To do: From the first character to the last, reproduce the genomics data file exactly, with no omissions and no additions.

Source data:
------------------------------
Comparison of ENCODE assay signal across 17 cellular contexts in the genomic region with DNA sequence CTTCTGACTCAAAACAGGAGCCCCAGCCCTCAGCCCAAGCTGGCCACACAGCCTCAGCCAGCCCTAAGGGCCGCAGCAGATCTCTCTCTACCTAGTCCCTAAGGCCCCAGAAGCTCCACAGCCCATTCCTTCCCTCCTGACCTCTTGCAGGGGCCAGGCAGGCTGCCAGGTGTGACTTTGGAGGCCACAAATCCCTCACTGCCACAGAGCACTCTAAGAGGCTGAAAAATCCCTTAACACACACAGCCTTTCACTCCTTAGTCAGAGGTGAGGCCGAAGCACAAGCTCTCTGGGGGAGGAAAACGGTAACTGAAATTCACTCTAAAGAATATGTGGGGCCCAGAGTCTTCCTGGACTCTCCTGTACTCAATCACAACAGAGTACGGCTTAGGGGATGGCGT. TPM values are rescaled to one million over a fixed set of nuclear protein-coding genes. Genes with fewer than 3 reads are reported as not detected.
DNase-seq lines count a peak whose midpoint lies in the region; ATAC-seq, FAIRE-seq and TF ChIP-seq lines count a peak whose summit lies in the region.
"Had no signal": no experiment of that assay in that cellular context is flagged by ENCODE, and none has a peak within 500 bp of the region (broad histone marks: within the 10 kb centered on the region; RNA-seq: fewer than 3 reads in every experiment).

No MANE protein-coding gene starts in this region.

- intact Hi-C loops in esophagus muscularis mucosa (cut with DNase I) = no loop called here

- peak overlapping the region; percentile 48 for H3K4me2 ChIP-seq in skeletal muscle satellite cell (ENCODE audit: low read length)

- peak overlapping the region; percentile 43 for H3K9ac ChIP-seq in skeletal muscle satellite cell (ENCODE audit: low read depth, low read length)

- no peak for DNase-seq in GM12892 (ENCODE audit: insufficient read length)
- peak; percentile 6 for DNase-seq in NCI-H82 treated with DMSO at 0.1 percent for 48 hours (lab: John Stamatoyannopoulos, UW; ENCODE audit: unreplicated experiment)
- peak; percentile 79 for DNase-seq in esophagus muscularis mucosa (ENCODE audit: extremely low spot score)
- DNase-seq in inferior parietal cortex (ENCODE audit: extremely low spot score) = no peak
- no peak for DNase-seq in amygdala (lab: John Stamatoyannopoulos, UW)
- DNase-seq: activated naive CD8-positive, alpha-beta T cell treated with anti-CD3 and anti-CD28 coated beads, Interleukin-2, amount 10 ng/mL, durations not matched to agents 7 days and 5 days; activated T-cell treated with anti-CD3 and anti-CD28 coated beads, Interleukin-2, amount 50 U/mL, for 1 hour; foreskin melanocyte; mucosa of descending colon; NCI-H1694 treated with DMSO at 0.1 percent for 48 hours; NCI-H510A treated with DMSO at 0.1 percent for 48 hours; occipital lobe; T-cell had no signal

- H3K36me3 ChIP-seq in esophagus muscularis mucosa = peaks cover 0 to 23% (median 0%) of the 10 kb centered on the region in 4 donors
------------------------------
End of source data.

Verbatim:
Comparison of ENCODE assay signal across 17 cellular contexts in the genomic region with DNA sequence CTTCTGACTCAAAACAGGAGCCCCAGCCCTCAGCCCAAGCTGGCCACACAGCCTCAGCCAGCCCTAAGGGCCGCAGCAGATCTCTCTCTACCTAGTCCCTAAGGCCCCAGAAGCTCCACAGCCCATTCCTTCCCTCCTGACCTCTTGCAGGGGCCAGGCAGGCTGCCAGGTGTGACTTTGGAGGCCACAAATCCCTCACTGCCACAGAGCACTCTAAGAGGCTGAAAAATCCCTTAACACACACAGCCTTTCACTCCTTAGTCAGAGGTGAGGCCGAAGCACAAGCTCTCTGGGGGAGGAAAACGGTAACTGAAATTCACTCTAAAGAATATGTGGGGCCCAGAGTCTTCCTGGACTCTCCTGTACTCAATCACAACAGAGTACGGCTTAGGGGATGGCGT. TPM values are rescaled to one million over a fixed set of nuclear protein-coding genes. Genes with fewer than 3 reads are reported as not detected.
DNase-seq lines count a peak whose midpoint lies in the region; ATAC-seq, FAIRE-seq and TF ChIP-seq lines count a peak whose summit lies in the region.
"Had no signal": no experiment of that assay in that cellular context is flagged by ENCODE, and none has a peak within 500 bp of the region (broad histone marks: within the 10 kb centered on the region; RNA-seq: fewer than 3 reads in every experiment).

No MANE protein-coding gene starts in this region.

- intact Hi-C loops in esophagus muscularis mucosa (cut with DNase I) = no loop called here

- peak overlapping the region; percentile 48 for H3K4me2 ChIP-seq in skeletal muscle satellite cell (ENCODE audit: low read length)

- peak overlapping the region; percentile 43 for H3K9ac ChIP-seq in skeletal muscle satellite cell (ENCODE audit: low read depth, low read length)

- no peak for DNase-seq in GM12892 (ENCODE audit: insufficient read length)
- peak; percentile 6 for DNase-seq in NCI-H82 treated with DMSO at 0.1 percent for 48 hours (lab: John Stamatoyannopoulos, UW; ENCODE audit: unreplicated experiment)
- peak; percentile 79 for DNase-seq in esophagus muscularis mucosa (ENCODE audit: extremely low spot score)
- DNase-seq in inferior parietal cortex (ENCODE audit: extremely low spot score) = no peak
- no peak for DNase-seq in amygdala (lab: John Stamatoyannopoulos, UW)
- DNase-seq: activated naive CD8-positive, alpha-beta T cell treated with anti-CD3 and anti-CD28 coated beads, Interleukin-2, amount 10 ng/mL, durations not matched to agents 7 days and 5 days; activated T-cell treated with anti-CD3 and anti-CD28 coated beads, Interleukin-2, amount 50 U/mL, for 1 hour; foreskin melanocyte; mucosa of descending colon; NCI-H1694 treated with DMSO at 0.1 percent for 48 hours; NCI-H510A treated with DMSO at 0.1 percent for 48 hours; occipital lobe; T-cell had no signal

- H3K36me3 ChIP-seq in esophagus muscularis mucosa = peaks cover 0 to 23% (median 0%) of the 10 kb centered on the region in 4 donors